Couple More Questions on Electrostatics

  1. 1. The problem statement, all variables and given/known data
    1) From the observation that there's an electrostatic attraction between object A and B, what's the most you can conclude about the electric charge on A and B?

    2) A plastic sphere with a positive charge of 4.8E-19 C is held stationary in a gravitational field of strength 9.8m/s/s by an electric field of strength 1.2E5 N/C. What is the force of gravity of the sphere?

    3)How did Benjamin Franklin define a negative charge?

    4) Draw a diagram to show the lines of force around a small positive charge.

    5) Point P is 3.0 cm away from a small object with a positive charge of magnitude 5.0 muC. What is the electric field strength at point P?
    2. Relevant equations
    F=QE
    F=kQq/d^2


    3. The attempt at a solution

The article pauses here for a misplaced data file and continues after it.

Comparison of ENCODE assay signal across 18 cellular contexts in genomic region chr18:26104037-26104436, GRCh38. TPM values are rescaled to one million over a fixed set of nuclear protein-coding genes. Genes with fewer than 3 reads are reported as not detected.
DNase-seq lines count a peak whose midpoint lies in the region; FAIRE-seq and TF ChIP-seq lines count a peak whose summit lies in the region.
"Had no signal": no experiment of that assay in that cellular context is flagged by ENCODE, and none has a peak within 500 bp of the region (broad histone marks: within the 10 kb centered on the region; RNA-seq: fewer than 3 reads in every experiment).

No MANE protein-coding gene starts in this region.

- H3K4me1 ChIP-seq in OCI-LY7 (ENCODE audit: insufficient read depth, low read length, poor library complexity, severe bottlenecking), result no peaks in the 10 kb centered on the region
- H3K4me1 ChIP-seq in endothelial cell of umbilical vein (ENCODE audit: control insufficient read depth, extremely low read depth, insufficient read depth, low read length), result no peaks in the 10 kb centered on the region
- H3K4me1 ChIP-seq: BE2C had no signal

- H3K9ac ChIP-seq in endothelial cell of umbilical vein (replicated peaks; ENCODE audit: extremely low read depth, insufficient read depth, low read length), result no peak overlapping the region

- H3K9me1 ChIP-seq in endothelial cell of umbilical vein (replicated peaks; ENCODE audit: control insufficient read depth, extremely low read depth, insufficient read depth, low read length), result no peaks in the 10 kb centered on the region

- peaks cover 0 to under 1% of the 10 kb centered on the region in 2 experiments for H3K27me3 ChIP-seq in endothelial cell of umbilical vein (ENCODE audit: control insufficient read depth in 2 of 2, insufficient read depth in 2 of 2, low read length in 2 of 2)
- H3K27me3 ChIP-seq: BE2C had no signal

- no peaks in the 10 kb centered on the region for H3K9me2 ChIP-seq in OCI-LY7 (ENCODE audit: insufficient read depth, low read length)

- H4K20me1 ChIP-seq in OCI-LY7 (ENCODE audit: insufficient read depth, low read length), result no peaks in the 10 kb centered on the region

1) One has to be positive and one has to be negative.

    2) 1.2E5 N/C=Fg/4.8E-14 N
    Fg=5.8E-14 N

    3) He defined it as having more electrons than protons.

    4) [​IMG]

    5) QE=(kQq)/r^2
    E=(kq)/r^2
    E=[(9.0E9)(5.0E-6 C)]/(0.030m)^2
    E= 5.0E7 N/C
     
  2. jcsd
  3. berkeman

    Staff: Mentor

    In the diagram, remember that the lines of the electric field (and hence the lines of force) originate on + charges and terminate on - charges. How would that change your drawing some?
     
  4. you mean drawing the lines out of the positive charge?
     
  5. berkeman

    Staff: Mentor

    Maybe....

    There would be two cases, with variations on those two cases, right? The first would be a simple diplole, where there are two equal charges spaced apart. What would the E field distribution (and therefore the force vector field) look like for that?

    The second case is a positive charge embedded in an overall E field that is generated by something external (like a positive ion sitting between the plates of a capacitor). How would that change the E field diagram?
     
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